Kamikaze drones are a threat that could bankrupt Western militaries

One year since the start of the war in Sudan. There, Iranian-made drones that have been fielded for the past few months are turning things around for the army against the Rapid Reaction Force militias. Drones are also being used extensively by Tehran's proxies, the Houthis, in Yemen, attacking ships in international waters in the Red Sea.

In Ukraine, Shahid drones have been used in thousands of strikes by Putin's forces, particularly to destroy civilian population centers and critical infrastructure.

Many people were killed and huge damage was done to Ukraine's food and energy sectors by attacks on grain silos and power plants.

In 2019, drones were used by Iran or one of its proxies to attack Saudi oil installations. They have also been used in multiple attacks against US forces in Iraq and Syria.

Combat drones have been with us for several years, but the remarkable increase in Iranian production and exports over the past two years is changing the impact of asymmetric warfare by giving far more power than previously imagined to a much wider range of state and non-state actors.

They are highly flexible and can be launched from a wide variety of platforms, including trucks, shipping containers and vessels.

They can be easily disassembled and reassembled and easily transported and hidden.

As the Russians often did in Ukraine, drones can be deployed in swarms to overwhelm air defenses.

The most dramatic Iranian drone strike to date came, of course, this past weekend.

Repelling that bombing is estimated to have cost up to $1,5 billion, of which a significant amount must have been spent on shooting down the drones.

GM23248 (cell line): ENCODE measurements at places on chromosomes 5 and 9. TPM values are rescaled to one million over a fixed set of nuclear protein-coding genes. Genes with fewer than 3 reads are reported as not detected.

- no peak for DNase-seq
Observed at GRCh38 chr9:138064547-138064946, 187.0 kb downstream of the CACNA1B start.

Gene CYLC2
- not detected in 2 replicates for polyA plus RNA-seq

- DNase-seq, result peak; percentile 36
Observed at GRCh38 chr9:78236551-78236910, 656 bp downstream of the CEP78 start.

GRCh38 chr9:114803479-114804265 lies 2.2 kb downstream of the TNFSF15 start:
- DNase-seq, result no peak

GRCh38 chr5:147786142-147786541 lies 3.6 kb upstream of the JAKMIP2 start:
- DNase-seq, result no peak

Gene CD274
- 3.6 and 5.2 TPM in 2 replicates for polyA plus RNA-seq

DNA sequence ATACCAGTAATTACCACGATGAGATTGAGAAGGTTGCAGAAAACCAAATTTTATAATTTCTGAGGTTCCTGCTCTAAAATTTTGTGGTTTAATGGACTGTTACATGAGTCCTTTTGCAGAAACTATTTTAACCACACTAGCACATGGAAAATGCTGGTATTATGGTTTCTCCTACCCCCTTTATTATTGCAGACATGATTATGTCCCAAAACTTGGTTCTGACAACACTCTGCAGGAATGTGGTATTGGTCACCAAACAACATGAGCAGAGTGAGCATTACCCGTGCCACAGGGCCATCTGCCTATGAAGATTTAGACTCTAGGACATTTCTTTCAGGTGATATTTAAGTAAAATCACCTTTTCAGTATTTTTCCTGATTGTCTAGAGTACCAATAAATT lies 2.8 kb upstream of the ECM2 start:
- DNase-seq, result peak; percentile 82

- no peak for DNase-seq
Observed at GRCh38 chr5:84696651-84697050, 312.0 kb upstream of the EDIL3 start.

This illustrates one of the most pressing problems facing our national defense today.

Both attack and reconnaissance drones, which also threaten deployed forces, as demonstrated in Sudan, can be very cheap, even at $2.000.


Even the Shahid drones used extensively in Ukraine and in the attack against Israel can deliver large explosive charges with high accuracy at a range of over 3.000 kilometers, at a cost of only $20.000-$50.000.

Some of the missiles used to intercept these drones can cost over a million dollars a shot, and sometimes much more.

In general, the earlier in the flight path they can be ejected from the sky, the better the chances of preventing them from hitting the target.

Iran's production and export of drones, as well as Russia's use of drones and other missiles in Ukraine, provided a long-overdue wake-up call to Western countries that are now applying greater focus and resources to anti-drone technology as well as missile defense.

Israel, under the most immediate threat, has been leading that path for a long time. It expects to field the Iron Beam, a laser interceptor for drones and missiles, in the near future.

It is the first weapon of its kind anywhere in the world. It will change the game, which will reduce the cost of interception.

Britain is also developing a laser interceptor called DragonFire, which is expected to enter service in five to ten years.

The USA, Russia, China and India are also working on such systems.

However, despite the promise of lasers, they currently cannot fully replace kinetic air defense missiles. They are only short range, probably not much more than 15 km, and degraded by atmospheric conditions such as rain and fog.

Until technology can be developed to dramatically reduce the disproportionate cost of neutralizing drones, air defense systems can still only be seen as a partial answer.

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